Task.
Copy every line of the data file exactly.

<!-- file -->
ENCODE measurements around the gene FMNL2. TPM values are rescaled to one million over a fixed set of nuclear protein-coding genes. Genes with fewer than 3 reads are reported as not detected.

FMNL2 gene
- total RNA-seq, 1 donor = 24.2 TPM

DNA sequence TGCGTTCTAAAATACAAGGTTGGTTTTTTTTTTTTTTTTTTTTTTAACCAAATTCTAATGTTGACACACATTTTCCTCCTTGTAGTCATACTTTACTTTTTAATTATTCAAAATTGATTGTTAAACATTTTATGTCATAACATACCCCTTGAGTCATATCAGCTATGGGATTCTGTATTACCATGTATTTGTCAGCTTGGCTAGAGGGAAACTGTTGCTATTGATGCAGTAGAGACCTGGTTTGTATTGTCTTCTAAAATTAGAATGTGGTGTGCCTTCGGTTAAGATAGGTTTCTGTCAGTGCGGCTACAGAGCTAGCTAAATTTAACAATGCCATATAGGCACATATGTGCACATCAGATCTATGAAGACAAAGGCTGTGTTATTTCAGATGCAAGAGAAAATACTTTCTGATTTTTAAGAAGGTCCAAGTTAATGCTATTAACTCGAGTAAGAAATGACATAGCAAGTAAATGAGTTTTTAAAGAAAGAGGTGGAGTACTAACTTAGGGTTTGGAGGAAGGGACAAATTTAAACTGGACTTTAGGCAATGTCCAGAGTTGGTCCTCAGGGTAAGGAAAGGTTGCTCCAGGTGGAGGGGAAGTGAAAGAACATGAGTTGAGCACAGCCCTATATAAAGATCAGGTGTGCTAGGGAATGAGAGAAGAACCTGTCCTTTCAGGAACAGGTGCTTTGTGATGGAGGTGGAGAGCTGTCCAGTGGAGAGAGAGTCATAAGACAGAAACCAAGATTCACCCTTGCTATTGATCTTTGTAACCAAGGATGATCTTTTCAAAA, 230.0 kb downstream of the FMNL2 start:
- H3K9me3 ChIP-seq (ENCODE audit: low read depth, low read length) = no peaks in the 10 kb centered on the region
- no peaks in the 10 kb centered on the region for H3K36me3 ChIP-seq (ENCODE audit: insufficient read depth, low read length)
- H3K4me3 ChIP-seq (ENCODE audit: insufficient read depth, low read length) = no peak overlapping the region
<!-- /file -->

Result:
ENCODE measurements around the gene FMNL2. TPM values are rescaled to one million over a fixed set of nuclear protein-coding genes. Genes with fewer than 3 reads are reported as not detected.

FMNL2 gene
- total RNA-seq, 1 donor = 24.2 TPM

DNA sequence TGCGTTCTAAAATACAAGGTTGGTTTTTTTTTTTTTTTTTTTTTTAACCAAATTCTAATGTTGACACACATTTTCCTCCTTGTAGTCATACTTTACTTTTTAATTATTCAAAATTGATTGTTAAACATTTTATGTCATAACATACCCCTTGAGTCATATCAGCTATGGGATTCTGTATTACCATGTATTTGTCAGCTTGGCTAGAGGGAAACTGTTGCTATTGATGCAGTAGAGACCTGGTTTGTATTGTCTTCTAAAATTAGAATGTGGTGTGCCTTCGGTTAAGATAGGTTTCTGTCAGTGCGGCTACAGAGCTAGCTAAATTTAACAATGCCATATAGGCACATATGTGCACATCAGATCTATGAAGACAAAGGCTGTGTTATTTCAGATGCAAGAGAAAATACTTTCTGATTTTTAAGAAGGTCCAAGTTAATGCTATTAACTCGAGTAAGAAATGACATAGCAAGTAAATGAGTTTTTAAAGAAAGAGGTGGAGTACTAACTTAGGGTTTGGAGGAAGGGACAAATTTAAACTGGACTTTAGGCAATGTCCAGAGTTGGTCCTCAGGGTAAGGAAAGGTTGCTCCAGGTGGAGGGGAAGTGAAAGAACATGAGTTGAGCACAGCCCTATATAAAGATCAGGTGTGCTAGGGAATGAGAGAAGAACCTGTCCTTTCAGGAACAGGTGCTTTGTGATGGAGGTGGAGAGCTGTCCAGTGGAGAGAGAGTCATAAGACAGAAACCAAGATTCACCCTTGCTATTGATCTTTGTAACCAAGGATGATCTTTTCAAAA, 230.0 kb downstream of the FMNL2 start:
- H3K9me3 ChIP-seq (ENCODE audit: low read depth, low read length) = no peaks in the 10 kb centered on the region
- no peaks in the 10 kb centered on the region for H3K36me3 ChIP-seq (ENCODE audit: insufficient read depth, low read length)
- H3K4me3 ChIP-seq (ENCODE audit: insufficient read depth, low read length) = no peak overlapping the region